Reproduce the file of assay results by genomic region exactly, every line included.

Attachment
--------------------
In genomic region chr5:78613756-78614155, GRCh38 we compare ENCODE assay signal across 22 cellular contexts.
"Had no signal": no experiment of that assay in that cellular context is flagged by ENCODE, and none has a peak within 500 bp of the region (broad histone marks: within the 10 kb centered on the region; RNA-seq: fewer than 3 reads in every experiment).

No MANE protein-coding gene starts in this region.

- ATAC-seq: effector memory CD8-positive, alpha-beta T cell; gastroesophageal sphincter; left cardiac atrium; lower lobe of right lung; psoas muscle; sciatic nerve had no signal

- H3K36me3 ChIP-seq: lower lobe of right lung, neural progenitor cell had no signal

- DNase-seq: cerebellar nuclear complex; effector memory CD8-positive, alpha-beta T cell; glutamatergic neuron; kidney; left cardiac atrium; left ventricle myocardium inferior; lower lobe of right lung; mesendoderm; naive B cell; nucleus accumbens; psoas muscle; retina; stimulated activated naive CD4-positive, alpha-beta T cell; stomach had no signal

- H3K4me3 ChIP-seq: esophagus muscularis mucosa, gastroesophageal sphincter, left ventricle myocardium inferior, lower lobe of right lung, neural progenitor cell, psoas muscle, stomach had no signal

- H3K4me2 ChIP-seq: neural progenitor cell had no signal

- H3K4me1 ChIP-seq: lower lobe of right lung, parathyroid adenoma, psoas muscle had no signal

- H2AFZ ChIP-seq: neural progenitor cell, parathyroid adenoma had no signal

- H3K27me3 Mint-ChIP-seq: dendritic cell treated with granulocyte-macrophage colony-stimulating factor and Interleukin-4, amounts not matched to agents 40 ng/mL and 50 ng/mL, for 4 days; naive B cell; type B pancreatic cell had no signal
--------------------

In genomic region chr5:78613756-78614155, GRCh38 we compare ENCODE assay signal across 22 cellular contexts.
"Had no signal": no experiment of that assay in that cellular context is flagged by ENCODE, and none has a peak within 500 bp of the region (broad histone marks: within the 10 kb centered on the region; RNA-seq: fewer than 3 reads in every experiment).

No MANE protein-coding gene starts in this region.

- ATAC-seq: effector memory CD8-positive, alpha-beta T cell; gastroesophageal sphincter; left cardiac atrium; lower lobe of right lung; psoas muscle; sciatic nerve had no signal

- H3K36me3 ChIP-seq: lower lobe of right lung, neural progenitor cell had no signal

- DNase-seq: cerebellar nuclear complex; effector memory CD8-positive, alpha-beta T cell; glutamatergic neuron; kidney; left cardiac atrium; left ventricle myocardium inferior; lower lobe of right lung; mesendoderm; naive B cell; nucleus accumbens; psoas muscle; retina; stimulated activated naive CD4-positive, alpha-beta T cell; stomach had no signal

- H3K4me3 ChIP-seq: esophagus muscularis mucosa, gastroesophageal sphincter, left ventricle myocardium inferior, lower lobe of right lung, neural progenitor cell, psoas muscle, stomach had no signal

- H3K4me2 ChIP-seq: neural progenitor cell had no signal

- H3K4me1 ChIP-seq: lower lobe of right lung, parathyroid adenoma, psoas muscle had no signal

- H2AFZ ChIP-seq: neural progenitor cell, parathyroid adenoma had no signal

- H3K27me3 Mint-ChIP-seq: dendritic cell treated with granulocyte-macrophage colony-stimulating factor and Interleukin-4, amounts not matched to agents 40 ng/mL and 50 ng/mL, for 4 days; naive B cell; type B pancreatic cell had no signal